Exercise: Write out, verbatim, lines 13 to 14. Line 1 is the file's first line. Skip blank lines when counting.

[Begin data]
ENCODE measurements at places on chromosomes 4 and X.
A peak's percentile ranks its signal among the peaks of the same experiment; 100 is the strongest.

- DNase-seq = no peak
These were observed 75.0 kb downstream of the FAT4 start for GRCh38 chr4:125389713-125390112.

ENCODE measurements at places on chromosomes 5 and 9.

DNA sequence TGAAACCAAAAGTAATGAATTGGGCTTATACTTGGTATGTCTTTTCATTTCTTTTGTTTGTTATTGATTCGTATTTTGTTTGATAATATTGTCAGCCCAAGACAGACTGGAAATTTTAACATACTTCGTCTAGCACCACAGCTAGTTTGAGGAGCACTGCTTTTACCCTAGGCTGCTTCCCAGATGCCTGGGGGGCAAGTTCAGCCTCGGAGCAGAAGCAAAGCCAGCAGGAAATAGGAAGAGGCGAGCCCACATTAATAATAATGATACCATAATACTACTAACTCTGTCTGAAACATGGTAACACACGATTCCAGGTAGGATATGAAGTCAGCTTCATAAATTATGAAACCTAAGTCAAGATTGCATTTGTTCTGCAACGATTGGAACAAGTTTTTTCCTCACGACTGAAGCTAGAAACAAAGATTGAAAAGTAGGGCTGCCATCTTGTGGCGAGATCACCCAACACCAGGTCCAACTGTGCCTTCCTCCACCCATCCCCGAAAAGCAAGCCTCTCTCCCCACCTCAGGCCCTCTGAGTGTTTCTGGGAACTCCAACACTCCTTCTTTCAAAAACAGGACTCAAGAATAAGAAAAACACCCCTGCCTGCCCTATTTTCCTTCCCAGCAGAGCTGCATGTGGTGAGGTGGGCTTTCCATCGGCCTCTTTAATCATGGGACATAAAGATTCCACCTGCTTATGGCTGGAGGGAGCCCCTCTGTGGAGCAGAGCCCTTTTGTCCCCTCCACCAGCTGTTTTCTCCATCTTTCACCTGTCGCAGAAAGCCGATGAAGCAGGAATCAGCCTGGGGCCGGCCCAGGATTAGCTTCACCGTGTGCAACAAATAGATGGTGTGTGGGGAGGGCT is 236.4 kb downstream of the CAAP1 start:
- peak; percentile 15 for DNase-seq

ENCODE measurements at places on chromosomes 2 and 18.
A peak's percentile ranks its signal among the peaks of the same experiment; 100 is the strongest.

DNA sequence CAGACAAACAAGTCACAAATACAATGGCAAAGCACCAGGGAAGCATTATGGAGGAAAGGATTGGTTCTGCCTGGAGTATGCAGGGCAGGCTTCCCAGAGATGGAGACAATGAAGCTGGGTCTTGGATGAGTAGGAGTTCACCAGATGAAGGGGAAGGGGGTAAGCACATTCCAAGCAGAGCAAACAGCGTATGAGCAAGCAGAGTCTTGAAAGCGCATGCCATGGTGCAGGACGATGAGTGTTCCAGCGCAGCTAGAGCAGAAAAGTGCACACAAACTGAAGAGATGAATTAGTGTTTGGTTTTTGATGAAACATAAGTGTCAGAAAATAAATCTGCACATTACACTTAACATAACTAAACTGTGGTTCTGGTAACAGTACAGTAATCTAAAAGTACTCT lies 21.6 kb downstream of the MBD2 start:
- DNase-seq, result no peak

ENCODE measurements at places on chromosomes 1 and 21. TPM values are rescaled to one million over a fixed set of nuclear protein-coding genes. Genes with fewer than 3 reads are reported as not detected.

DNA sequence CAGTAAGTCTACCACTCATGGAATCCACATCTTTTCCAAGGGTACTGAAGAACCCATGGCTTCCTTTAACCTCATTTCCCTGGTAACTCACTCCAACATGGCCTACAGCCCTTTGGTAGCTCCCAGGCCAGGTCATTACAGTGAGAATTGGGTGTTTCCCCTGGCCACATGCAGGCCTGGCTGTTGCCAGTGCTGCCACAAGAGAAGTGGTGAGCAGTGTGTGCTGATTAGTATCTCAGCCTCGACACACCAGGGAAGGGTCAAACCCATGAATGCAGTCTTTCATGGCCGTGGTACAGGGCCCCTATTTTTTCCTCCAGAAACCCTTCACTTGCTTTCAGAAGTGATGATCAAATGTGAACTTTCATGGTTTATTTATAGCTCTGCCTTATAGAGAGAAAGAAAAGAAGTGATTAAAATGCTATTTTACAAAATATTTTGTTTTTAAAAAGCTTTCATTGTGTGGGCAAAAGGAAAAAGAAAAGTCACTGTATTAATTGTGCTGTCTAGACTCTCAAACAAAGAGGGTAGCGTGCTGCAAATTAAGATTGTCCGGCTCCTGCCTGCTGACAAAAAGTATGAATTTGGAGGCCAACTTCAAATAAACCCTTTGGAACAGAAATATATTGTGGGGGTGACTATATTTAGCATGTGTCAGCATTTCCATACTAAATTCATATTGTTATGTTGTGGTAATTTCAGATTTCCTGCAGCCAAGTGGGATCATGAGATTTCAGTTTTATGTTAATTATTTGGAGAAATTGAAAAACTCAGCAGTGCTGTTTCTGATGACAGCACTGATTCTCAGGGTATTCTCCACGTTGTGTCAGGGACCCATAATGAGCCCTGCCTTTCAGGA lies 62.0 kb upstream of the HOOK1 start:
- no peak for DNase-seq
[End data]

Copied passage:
DNA sequence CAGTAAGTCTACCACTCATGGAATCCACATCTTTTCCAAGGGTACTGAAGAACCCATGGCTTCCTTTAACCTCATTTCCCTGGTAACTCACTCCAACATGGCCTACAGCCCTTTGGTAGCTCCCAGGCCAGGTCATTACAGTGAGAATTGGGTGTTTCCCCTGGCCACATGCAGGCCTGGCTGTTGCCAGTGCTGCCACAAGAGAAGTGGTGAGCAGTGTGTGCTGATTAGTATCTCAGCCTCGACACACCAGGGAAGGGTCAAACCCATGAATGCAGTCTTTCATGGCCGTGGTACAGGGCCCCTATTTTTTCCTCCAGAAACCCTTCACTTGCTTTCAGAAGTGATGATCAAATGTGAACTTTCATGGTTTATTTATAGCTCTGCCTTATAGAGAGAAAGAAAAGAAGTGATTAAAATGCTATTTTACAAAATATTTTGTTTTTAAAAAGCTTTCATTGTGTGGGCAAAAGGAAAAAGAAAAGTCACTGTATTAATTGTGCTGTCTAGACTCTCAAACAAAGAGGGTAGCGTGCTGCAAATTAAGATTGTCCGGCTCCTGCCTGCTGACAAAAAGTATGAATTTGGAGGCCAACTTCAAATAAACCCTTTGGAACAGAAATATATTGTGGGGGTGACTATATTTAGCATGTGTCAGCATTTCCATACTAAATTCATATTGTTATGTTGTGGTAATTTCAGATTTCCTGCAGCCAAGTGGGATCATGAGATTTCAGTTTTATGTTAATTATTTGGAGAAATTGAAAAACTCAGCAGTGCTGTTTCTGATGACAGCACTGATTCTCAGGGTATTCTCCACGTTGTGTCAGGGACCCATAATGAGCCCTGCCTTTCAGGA lies 62.0 kb upstream of the HOOK1 start:
- no peak for DNase-seq